By Mary Lou Rosien
How many times do we forgive?
“Then Peter came to Jesus and asked, "Lord, how many times shall I forgive my brother when he sins against me? Up to seven times?" Jesus answered, "I tell you, not seven times, but seventy-seven times.” Matthew 18:21-22
“Bear with each other and forgive whatever grievances you may have against one another. Forgive as the Lord forgave you.” Colossians 3:13
We have heard these words at Mass so many times, and yet how do we understand and teach forgiveness to our students? Forgiveness is a hard thing to comprehend and even harder to really put into practice.
Sharing our own stories of forgiveness can be helpful. Try to relate to a time that you were about the age of your students and either you forgave or asked for forgiveness. I like to tell my kids about the time I accidentally flooded our basement (ruining a lot of things my mom had stored there). It took me years to fess up that it had been me. I thought my crime was unforgivable, but my dear mom, a woman who is very holy and not attached to material things, just laughed and said, “I always wondered how that had happened. Thanks for telling me.” We still laugh about that story today.
Focus on the words of forgiveness. Allowing children to tell you the difference between saying, “It’s okay,” versus, “I forgive you,” will help them remember the lesson.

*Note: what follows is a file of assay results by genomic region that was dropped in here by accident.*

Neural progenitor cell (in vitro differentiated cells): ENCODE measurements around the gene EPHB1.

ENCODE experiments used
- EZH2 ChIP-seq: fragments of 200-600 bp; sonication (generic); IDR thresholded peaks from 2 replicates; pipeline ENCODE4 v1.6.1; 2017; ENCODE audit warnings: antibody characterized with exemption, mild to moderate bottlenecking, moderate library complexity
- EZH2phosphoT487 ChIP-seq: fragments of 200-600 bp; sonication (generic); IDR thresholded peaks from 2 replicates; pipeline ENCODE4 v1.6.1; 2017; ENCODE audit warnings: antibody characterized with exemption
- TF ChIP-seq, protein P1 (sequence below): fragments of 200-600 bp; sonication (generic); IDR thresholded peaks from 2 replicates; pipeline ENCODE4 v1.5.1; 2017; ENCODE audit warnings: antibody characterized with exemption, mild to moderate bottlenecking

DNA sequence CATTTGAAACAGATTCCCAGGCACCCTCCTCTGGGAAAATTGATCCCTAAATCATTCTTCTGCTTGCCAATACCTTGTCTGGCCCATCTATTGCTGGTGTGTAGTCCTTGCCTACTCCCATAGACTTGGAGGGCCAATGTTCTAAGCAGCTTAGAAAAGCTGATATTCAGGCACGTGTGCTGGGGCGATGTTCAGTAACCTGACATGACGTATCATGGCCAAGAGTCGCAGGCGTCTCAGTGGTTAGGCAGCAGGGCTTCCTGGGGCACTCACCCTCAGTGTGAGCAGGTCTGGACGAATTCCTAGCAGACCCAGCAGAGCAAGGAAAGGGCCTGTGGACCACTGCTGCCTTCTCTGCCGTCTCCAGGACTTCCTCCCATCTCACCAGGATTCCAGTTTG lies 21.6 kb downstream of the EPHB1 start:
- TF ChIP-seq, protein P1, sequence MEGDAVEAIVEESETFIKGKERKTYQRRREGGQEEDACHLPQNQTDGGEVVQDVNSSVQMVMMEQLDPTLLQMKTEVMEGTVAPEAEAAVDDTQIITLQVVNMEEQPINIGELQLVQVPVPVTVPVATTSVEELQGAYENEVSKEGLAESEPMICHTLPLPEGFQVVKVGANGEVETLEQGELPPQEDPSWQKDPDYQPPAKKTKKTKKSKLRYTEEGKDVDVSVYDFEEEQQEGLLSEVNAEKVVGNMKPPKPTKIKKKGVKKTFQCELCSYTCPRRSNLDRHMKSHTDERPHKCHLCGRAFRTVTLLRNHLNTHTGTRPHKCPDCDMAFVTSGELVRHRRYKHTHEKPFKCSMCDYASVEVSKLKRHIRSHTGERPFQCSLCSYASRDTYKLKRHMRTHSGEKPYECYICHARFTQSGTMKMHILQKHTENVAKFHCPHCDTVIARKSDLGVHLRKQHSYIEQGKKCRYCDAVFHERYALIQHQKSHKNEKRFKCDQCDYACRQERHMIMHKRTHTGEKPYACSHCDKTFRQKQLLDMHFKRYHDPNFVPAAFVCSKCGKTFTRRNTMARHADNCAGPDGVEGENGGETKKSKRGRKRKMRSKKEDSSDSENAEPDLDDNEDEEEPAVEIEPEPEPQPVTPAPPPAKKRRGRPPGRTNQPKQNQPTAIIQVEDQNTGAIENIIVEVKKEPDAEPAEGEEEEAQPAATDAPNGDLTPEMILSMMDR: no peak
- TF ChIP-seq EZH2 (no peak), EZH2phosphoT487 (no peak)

Discuss the Sacrament of Reconciliation. If your students are old enough, talk to them about the feelings of contrition and the need for forgiveness when we are truly sorry. Invite them to participate on a regular basis in the sacrament that provides this type of healing…Reconciliation.
Guilt vs. Sorrow. If you are dealing with older students, consider an open discussion on feelings of guilt verses sorrow. For example, Peter felt incredible sorrow at betraying the Lord. Judas, on the other hand, seemed to experience guilt, which ultimately led to despair and suicide. What’s the difference and why is it important?
Use fun to teach in a multi-dimensional way. I found this cute craft to show children how many sins should be forgiven. It involves birdseed, paper plates and a messy, fun process.
Review the teaching in the Catechism of the Catholic Church:
Article 4 - The Sacrament of Penance and Reconciliation
1422 "Those who approach the sacrament of Penance obtain pardon from God's mercy for the offense committed against him, and are, at the same time, reconciled with the Church which they have wounded by their sins and which by charity, by example, and by prayer labors for their conversion."
We are so blessed to have God’s infinite Mercy directed toward us. Whenever we discuss forgiveness, we can start with the pain that sin causes and end with the grace of a God who is all loving and wants to forgive our sins. What healing there is in that! God bless.
Mary Lou Rosien writes from outside Rochester, NY. She is the author of Managing Stress with the Help of Your Catholic Faith (OSV) and the soon-to-be-released book, Catholic Family Boot Camp (Bezalel Books). Check out her website at www.catholicfamilybootcamp.com.
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